Dale Brown’s been so effective managing the Financial Services Institute that he now has to figure out how to manage its growth. Since his first appearance on the IA 25 in 2007, FSI's rapid growth gave it the influence to put its "fingerprints all over" the Dodd-Frank legislation. “We didn’t get everything we wanted," he conceded in 2011, "but then again no one did."

Brown has been an advocate for the advisory profession for more than 20 years, first with the IAFP, then the FPA, and since 2003 as president and CEO of the FSI. In 2007, he said "navigating the increasingly complex and burdensome regulatory environment" was the industry's greatest challenge, adding that the future of the independent BD was "very bright."

Read Dale Brown's extended profile from the 2011 IA 25.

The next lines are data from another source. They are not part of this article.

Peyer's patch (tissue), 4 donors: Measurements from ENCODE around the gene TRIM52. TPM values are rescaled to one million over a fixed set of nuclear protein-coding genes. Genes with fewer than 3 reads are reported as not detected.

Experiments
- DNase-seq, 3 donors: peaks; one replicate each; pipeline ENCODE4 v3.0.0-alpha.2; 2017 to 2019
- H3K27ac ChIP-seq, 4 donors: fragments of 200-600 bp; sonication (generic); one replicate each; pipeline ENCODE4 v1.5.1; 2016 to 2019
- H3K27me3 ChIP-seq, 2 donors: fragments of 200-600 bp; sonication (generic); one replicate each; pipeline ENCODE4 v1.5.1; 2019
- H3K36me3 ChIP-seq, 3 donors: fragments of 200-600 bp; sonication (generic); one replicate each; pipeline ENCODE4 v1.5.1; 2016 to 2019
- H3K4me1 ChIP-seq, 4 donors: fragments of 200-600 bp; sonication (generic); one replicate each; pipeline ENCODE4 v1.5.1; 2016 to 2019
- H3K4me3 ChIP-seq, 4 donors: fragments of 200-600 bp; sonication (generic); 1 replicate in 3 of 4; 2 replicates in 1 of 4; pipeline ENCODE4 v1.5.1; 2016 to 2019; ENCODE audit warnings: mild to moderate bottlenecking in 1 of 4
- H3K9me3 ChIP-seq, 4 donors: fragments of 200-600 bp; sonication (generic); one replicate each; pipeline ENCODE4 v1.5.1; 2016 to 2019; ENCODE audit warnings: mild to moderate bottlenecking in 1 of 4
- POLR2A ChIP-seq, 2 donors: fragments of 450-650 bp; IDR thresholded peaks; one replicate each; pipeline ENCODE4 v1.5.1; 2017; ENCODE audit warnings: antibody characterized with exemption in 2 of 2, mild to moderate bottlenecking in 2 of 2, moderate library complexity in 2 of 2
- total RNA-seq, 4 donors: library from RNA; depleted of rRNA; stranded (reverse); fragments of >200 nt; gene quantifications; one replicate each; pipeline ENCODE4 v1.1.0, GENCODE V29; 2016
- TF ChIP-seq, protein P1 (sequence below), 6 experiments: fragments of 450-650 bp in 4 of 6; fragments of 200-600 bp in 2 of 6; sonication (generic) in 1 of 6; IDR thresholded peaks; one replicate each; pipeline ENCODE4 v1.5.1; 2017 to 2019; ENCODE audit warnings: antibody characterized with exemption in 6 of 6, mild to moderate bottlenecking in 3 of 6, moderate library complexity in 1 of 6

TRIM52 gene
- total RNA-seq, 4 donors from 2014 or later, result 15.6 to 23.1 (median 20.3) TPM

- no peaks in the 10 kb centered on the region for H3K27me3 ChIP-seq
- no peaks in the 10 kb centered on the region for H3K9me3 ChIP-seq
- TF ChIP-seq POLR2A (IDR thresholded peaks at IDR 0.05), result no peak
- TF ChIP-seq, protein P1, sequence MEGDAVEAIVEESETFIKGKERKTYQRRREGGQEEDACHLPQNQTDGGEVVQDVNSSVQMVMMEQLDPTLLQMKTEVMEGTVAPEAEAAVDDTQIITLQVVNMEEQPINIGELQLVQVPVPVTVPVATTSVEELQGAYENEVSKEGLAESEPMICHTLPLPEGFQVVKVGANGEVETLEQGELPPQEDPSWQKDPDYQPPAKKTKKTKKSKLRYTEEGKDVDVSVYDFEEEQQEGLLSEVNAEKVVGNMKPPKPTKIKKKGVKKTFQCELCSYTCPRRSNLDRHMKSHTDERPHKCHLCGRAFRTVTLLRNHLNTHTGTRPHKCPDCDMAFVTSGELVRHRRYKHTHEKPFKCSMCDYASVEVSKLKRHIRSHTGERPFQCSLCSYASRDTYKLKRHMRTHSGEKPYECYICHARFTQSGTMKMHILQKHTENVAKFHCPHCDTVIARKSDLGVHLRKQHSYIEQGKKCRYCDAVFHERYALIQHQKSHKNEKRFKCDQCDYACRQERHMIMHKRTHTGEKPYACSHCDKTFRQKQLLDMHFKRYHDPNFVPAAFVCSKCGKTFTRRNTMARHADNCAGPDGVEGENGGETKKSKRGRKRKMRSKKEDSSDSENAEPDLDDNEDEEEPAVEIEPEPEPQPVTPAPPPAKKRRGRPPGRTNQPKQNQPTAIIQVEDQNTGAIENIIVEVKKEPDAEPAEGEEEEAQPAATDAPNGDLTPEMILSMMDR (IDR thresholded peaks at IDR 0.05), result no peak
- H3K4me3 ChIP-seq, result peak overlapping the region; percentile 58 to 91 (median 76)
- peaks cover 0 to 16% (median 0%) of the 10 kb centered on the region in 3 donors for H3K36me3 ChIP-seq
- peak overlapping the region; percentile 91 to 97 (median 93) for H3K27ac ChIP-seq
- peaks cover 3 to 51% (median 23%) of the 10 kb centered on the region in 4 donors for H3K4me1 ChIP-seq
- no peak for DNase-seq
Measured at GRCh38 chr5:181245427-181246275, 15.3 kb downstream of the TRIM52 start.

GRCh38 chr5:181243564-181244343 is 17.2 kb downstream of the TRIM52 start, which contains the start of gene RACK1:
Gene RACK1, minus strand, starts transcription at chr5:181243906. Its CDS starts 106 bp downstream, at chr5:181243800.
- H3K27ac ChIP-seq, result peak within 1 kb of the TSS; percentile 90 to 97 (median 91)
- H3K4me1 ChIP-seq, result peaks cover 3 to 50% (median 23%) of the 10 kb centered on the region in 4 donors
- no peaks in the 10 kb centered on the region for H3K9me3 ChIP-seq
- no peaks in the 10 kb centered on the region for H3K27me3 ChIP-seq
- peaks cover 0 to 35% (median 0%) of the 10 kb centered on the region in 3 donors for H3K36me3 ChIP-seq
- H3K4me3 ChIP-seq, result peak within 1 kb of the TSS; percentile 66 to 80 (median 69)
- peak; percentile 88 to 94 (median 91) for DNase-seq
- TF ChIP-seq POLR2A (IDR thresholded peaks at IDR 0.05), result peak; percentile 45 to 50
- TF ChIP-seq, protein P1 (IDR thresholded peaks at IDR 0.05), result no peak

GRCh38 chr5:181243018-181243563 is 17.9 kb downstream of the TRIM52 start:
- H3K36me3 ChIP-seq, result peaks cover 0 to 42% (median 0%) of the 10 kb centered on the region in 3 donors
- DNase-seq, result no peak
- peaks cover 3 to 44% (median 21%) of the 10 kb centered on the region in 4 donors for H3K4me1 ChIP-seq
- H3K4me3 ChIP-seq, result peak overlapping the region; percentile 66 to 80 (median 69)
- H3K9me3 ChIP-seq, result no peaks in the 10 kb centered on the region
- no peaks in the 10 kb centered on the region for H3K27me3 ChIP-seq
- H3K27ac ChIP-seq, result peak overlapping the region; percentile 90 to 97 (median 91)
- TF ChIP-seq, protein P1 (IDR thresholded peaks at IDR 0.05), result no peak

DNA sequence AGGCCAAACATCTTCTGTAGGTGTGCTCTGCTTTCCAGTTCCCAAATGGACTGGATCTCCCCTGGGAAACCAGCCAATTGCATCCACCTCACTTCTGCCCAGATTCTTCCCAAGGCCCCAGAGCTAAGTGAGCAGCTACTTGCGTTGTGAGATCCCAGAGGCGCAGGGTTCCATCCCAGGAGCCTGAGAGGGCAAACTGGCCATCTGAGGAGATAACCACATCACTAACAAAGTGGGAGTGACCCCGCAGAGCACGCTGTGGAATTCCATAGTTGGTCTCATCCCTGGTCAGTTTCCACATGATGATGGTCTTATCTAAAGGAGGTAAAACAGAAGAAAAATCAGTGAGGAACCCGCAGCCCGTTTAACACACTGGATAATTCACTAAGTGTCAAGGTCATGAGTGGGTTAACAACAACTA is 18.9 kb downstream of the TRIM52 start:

Sheryl GarrettSheryl Garrett, 2003-2006, 2010

Founder, Garret Planning Network

As if it weren't enough to build a successful firm based on the untried idea of offering financial advice by the hour for a fee to middle-income clients, we wrote of Garrett in 2003, she created the Garrett Planning Network to serve middle-income clients for an hourly fee. She provides the coaching, templates, resources, and sample documents to get advisors started and keep them going in their own practices.

As of 2010, Garrett had stopped seeing clients personally, but the Garrett Planning Network had expanded to about 310 advisors in 43 states, Thailand, China and Kenya. She described the planning process for clients as "like going to the dentist, but hopefully not as painful."

"I am extremely proud of helping to change the financial services industry by proving the viability of working with Middle America and do-it-yourselfers on a fee-only basis," she said in 2004. "What was once deemed impossible is now the talk of the town at many industry conferences and with many financial journalists."

Read more about Sheryl Garrett in the 2010 IA 25.

Bob ClarkBob Clark, 2005-2008

Editor-at-Large, Investment Advisor